In this work, we carried out chemical oxidation studies of nitrogen-doped multiwalled carbon nanotubes (CNx-MWCNTs) using potassium permanganate in order to obtain nitrogen-doped graphene nanoribbons. Reaction parameters such as oxidation reaction, reaction time, the oxidizer to nanotube mass ratio, and the temperature were varied, and their effect was carefully analyzed. The presence of nitrogen atoms makes CNx-MWCNTs more reactive toward oxidation when compared to undoped multiwalled carbon nanotubes (MWCNTs). High-resolution transmission electron microscopy studies indicate that the oxidation of the graphitic layers within CNx-MWCNTs results in the unzipping of large diameter nanotubes and the formation of a disordered oxidized carbon coating on small diameter nanotubes. The nitrogen content within unzipped CNx-MWCNTs decreased as a function of the oxidation time, temperature, and oxidizer concentration. By controlling the degree of oxidation, the N atomic % could be reduced from 1.56% in pristine CNx-MWCNTs down to 0.31 atom % in nitrogen-doped oxidized graphene nanoribbons. A comparative thermogravimetric analysis reveals a lower thermal stability of the (unzipped) oxidized CNx-MWCNTs when compared to MWCNT samples. The oxidized graphene nanoribbons were chemically and thermally reduced and yielded nitrogen-doped graphene nanoribbons (N-GNRs). The thermal reduction at relatively low temperature (300 C) results in graphene nanoribbons with 0.37 atom % of nitrogen. This method represents a novel route to preparation of bulk quantities of nitrogen-doped unzipped carbon nanotubes, which is able to control the doping level in the resulting reduced GNR samples. Finally, the electrochemical properties of these materials were evaluated.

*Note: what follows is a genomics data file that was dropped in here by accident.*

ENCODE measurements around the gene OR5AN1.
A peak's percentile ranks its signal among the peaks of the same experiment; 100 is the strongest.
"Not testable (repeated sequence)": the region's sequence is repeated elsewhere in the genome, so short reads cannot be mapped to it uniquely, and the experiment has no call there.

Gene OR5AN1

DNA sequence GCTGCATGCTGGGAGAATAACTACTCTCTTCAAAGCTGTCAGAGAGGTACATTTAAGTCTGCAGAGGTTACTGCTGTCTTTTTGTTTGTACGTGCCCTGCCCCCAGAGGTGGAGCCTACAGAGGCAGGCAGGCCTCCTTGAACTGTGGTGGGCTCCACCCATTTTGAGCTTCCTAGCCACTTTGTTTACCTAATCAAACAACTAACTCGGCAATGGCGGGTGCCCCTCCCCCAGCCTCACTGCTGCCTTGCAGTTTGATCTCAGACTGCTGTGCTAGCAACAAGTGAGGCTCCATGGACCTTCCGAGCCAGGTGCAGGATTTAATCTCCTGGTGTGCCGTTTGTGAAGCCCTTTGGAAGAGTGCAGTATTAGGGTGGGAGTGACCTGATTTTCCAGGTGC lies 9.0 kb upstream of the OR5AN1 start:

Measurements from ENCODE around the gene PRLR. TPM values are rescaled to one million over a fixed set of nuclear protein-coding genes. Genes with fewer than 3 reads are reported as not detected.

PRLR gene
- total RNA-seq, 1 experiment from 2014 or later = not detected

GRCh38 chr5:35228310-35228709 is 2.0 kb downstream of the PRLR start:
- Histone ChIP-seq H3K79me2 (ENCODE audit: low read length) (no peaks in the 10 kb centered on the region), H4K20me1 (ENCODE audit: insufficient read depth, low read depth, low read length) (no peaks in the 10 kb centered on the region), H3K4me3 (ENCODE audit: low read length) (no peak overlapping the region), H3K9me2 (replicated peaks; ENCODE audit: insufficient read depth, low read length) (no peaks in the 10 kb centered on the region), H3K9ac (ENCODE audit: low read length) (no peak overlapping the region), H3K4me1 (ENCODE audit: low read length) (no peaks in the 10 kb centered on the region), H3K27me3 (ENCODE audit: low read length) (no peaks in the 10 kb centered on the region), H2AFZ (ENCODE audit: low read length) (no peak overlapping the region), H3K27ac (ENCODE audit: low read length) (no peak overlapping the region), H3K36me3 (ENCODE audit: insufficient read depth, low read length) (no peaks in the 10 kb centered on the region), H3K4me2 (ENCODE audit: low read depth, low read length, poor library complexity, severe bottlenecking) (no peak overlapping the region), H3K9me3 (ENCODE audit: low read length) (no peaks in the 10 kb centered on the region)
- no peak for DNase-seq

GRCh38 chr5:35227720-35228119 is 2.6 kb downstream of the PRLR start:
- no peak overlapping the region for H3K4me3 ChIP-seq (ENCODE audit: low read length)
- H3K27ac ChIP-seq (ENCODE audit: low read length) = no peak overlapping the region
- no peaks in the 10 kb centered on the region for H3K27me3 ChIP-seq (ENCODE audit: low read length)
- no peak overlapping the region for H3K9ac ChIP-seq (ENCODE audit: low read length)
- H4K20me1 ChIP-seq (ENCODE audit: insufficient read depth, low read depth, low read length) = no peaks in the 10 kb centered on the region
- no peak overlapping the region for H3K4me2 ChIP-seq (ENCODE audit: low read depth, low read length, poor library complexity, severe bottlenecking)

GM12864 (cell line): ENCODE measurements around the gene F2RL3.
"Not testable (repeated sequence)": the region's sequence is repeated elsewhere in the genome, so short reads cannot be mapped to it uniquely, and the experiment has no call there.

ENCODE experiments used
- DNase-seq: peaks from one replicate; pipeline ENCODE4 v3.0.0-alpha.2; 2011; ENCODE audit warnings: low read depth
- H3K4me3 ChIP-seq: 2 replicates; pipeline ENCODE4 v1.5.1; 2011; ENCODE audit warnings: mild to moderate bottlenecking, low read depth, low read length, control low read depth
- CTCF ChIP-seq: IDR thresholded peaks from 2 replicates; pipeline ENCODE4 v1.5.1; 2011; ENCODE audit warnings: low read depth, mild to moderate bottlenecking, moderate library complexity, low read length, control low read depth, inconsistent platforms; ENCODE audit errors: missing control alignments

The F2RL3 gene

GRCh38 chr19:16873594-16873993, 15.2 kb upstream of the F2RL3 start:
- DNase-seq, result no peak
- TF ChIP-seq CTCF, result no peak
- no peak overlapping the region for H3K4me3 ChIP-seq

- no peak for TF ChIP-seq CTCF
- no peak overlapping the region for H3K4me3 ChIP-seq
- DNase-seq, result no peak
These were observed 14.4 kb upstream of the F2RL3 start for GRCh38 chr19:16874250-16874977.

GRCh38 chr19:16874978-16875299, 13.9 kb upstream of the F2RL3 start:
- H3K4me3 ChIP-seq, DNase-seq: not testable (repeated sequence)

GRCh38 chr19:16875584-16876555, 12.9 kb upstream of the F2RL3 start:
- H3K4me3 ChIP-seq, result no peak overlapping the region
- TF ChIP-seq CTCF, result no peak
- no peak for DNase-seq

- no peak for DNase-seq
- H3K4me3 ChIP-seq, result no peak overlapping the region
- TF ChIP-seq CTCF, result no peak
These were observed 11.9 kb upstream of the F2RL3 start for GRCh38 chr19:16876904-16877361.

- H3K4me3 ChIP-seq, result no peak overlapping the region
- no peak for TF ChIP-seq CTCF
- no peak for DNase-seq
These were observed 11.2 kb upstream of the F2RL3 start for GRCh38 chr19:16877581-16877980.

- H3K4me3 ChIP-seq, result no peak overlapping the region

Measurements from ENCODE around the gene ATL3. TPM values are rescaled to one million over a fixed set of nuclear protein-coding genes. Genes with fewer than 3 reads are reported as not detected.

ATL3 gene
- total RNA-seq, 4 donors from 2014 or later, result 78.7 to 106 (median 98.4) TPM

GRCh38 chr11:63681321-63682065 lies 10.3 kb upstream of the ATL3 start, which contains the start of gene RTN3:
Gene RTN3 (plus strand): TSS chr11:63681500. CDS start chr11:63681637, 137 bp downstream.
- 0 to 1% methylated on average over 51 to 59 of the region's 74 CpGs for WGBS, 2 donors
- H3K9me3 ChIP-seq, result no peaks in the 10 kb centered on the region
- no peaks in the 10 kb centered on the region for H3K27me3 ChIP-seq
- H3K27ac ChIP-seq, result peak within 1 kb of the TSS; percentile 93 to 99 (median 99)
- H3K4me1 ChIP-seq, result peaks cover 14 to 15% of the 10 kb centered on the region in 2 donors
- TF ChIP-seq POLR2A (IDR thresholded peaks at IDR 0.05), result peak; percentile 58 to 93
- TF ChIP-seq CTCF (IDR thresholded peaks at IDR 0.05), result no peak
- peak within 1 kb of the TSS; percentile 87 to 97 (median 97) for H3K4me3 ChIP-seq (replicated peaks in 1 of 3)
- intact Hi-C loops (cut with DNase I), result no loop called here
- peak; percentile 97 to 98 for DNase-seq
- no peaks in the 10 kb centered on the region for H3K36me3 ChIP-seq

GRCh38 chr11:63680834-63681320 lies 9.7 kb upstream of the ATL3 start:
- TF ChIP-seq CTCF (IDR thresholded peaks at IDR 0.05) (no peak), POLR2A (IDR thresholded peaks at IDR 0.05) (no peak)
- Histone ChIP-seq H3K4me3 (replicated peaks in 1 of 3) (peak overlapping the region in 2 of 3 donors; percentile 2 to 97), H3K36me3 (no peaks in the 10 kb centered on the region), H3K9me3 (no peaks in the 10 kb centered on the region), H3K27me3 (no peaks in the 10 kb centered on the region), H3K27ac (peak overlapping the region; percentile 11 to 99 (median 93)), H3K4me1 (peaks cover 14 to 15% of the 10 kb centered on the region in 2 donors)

All Science Journal Classification (ASJC) codes
- Materials Science(all)
- Physics and Astronomy(all)